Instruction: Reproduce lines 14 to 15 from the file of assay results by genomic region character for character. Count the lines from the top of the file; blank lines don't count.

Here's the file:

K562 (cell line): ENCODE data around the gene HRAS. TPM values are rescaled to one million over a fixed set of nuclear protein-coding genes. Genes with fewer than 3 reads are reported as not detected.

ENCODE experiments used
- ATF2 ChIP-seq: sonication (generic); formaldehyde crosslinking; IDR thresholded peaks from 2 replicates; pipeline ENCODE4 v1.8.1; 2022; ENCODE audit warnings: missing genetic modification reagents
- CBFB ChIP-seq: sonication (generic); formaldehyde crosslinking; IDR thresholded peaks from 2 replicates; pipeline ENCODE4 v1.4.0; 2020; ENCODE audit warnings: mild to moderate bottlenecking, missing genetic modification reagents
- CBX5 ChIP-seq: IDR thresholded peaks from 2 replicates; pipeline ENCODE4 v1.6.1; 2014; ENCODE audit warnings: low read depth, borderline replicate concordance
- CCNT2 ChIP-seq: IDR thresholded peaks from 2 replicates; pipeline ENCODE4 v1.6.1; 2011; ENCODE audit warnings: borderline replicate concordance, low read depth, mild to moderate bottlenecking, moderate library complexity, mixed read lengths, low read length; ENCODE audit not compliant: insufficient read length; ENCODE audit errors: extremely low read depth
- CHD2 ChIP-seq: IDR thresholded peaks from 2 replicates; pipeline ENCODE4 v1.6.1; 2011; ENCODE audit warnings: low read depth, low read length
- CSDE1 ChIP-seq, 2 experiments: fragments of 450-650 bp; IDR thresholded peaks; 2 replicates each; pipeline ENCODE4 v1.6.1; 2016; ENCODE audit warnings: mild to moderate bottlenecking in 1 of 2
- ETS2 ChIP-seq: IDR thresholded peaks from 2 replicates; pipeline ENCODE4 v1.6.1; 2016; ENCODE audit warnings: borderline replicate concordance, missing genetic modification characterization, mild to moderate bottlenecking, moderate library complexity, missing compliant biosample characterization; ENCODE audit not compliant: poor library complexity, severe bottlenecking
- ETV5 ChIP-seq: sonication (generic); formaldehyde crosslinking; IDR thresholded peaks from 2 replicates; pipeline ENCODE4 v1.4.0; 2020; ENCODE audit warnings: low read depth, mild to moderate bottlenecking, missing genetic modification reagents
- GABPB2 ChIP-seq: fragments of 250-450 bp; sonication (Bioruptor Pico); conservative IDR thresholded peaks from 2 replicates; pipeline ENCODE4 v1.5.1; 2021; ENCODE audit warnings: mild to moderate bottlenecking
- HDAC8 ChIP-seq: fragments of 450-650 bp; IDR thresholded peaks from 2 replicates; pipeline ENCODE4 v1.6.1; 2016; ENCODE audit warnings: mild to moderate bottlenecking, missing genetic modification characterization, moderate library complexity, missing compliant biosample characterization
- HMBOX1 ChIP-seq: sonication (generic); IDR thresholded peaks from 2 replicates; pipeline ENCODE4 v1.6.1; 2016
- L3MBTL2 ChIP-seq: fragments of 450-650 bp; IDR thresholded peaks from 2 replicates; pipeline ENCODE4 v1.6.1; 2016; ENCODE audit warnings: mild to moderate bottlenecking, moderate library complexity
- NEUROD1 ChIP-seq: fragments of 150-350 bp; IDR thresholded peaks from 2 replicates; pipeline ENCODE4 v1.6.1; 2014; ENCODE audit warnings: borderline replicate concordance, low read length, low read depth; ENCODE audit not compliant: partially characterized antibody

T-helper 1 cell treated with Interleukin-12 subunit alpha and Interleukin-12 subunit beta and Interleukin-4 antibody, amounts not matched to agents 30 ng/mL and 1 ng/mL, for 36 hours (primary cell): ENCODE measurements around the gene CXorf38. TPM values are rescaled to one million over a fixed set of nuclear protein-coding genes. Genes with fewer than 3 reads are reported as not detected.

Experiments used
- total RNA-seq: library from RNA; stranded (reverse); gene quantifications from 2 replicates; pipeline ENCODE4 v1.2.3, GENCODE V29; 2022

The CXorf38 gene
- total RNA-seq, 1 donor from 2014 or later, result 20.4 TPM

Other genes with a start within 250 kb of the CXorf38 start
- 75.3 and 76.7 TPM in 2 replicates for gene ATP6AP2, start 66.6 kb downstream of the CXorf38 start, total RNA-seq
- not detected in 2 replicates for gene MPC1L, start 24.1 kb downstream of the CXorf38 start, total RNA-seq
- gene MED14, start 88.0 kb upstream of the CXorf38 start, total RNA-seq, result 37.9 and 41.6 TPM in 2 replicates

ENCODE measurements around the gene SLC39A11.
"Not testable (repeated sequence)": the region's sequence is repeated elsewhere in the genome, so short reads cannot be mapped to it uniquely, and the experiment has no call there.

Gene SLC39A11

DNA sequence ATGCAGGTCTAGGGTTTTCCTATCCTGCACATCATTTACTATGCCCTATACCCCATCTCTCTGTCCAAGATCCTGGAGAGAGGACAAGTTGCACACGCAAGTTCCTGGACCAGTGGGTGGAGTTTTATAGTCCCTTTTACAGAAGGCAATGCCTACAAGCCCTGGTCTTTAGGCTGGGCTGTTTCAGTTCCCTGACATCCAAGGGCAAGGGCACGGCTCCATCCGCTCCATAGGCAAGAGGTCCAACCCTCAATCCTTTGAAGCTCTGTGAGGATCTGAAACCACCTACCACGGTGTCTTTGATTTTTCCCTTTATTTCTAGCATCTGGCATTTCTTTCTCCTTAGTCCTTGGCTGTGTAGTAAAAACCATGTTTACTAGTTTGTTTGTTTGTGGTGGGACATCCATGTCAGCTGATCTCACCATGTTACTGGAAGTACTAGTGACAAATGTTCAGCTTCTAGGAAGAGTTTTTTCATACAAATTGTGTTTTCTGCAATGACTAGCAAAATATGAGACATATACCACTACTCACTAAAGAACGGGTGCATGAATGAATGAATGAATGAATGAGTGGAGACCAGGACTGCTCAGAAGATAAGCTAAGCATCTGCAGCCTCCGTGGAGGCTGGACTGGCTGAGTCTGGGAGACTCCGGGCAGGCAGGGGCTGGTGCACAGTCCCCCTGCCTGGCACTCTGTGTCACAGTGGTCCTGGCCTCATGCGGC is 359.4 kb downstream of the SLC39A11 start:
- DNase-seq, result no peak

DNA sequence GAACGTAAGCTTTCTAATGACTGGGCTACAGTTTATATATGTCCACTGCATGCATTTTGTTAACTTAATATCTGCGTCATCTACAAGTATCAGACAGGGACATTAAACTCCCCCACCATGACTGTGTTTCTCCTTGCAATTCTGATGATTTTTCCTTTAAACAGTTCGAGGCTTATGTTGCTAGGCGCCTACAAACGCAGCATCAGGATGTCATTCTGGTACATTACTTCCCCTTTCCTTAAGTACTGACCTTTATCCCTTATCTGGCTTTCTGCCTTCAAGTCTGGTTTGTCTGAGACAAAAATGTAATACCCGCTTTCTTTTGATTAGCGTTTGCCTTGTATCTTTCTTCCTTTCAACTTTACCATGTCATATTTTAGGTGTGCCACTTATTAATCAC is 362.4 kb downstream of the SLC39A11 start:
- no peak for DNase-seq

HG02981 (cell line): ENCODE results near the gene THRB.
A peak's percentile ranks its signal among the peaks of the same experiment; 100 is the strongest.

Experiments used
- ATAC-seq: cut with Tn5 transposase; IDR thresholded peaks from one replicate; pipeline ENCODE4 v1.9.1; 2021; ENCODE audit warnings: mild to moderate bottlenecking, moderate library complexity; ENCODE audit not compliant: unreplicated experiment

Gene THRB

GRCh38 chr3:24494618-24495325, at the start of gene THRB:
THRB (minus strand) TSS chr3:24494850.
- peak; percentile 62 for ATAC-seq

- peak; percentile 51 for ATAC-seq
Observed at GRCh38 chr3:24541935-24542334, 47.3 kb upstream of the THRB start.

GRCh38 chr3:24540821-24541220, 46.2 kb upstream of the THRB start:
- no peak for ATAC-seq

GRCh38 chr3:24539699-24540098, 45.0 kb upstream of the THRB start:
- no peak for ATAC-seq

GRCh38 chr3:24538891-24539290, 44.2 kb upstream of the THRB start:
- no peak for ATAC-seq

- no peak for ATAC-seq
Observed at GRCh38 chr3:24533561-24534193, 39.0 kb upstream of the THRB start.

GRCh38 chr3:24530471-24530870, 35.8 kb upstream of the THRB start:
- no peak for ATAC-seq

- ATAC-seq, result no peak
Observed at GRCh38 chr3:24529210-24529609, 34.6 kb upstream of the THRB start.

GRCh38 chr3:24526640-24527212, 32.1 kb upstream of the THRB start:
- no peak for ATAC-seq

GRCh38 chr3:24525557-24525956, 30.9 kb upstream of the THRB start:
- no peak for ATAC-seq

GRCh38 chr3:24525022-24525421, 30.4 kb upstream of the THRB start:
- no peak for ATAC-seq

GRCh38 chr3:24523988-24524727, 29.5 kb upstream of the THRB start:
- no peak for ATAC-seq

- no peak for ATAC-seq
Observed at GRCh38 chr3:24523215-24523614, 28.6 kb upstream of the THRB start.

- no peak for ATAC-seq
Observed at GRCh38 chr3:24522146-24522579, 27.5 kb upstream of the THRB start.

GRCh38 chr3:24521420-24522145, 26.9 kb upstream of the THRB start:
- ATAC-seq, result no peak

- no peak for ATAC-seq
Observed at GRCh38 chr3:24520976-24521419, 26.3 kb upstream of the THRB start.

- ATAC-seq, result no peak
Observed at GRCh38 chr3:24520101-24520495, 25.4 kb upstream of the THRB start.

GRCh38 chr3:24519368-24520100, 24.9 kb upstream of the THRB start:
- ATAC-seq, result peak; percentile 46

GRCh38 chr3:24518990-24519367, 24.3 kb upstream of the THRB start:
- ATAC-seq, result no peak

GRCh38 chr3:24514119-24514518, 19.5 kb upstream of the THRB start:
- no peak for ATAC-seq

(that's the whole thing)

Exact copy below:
- L3MBTL2 ChIP-seq: fragments of 450-650 bp; IDR thresholded peaks from 2 replicates; pipeline ENCODE4 v1.6.1; 2016; ENCODE audit warnings: mild to moderate bottlenecking, moderate library complexity
- NEUROD1 ChIP-seq: fragments of 150-350 bp; IDR thresholded peaks from 2 replicates; pipeline ENCODE4 v1.6.1; 2014; ENCODE audit warnings: borderline replicate concordance, low read length, low read depth; ENCODE audit not compliant: partially characterized antibody